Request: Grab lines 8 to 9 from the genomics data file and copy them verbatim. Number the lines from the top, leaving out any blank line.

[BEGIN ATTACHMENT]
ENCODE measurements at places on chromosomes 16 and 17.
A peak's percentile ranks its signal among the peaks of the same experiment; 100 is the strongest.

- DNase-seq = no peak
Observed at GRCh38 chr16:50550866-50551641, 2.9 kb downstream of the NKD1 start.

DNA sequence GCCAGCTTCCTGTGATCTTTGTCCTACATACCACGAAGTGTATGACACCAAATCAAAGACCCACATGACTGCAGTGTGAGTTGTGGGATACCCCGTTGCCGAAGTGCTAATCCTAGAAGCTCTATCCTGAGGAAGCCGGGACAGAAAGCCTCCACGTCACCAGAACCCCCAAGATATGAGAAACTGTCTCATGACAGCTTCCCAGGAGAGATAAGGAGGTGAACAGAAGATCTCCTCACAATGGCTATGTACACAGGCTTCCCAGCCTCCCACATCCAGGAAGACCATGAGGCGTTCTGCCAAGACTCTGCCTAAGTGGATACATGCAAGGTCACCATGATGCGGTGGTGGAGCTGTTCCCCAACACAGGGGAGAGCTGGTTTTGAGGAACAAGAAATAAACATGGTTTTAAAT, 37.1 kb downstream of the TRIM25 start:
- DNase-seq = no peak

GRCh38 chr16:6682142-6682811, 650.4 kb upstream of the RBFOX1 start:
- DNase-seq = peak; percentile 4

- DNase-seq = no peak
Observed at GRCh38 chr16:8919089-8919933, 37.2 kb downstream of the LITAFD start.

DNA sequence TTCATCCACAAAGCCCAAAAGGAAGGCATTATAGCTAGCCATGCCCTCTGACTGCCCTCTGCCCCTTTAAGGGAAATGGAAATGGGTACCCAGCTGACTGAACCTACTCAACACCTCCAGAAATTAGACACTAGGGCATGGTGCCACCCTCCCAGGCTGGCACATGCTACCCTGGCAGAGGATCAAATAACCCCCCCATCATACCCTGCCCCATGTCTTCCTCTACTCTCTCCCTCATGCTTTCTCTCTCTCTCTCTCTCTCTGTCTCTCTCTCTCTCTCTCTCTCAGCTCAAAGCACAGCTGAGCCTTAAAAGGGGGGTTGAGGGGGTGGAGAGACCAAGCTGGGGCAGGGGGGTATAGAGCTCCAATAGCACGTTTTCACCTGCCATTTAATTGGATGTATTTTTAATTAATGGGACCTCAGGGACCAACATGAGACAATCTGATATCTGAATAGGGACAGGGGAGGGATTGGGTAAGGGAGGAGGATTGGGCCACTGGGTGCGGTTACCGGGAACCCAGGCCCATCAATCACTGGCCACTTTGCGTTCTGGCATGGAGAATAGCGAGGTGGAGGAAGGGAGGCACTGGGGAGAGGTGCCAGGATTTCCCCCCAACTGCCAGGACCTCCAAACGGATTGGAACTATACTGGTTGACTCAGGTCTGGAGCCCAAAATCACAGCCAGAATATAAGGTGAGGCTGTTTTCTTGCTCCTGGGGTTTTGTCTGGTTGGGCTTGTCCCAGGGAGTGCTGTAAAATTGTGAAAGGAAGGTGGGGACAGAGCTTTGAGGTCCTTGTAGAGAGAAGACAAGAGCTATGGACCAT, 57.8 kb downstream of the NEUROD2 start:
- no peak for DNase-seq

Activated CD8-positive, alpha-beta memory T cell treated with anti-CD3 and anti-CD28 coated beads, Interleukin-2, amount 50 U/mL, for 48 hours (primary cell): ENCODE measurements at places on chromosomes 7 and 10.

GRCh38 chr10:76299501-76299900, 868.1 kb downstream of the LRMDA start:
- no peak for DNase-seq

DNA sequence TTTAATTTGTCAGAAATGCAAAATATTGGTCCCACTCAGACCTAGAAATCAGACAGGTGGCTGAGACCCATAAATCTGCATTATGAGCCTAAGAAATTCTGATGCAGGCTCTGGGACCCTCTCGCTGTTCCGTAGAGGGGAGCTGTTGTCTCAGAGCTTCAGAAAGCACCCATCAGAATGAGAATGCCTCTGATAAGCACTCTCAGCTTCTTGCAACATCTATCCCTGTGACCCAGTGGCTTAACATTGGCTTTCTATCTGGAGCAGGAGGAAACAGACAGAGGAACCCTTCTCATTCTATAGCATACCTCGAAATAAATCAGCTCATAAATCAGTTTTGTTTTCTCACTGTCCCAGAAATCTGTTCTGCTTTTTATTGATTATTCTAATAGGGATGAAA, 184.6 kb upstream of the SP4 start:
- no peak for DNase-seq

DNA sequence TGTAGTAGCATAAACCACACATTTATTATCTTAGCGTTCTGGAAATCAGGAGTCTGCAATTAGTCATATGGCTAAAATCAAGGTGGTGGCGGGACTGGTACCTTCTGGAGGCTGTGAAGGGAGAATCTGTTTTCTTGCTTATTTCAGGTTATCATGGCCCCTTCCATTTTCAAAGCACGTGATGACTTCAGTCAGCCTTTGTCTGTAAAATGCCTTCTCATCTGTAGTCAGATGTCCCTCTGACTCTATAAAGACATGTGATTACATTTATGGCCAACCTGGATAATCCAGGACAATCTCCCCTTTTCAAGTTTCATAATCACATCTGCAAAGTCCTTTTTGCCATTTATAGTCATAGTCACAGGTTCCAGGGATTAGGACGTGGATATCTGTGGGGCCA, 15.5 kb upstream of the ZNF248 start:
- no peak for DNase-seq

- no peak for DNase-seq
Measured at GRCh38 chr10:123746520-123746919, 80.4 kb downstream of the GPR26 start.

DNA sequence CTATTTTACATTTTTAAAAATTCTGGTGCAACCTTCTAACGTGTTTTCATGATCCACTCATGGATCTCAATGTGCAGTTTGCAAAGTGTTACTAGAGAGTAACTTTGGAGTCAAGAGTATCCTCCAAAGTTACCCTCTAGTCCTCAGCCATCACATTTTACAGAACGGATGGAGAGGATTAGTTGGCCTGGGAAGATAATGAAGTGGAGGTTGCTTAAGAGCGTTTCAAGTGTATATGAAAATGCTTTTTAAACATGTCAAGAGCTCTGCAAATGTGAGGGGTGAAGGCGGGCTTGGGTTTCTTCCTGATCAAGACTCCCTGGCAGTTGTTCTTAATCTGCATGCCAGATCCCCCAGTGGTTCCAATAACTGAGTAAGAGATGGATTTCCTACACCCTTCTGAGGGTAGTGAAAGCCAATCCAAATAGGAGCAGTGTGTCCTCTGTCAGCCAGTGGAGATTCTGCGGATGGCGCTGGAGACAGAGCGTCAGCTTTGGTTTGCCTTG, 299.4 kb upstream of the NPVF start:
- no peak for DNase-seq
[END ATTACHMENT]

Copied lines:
- DNase-seq = peak; percentile 4

- DNase-seq = no peak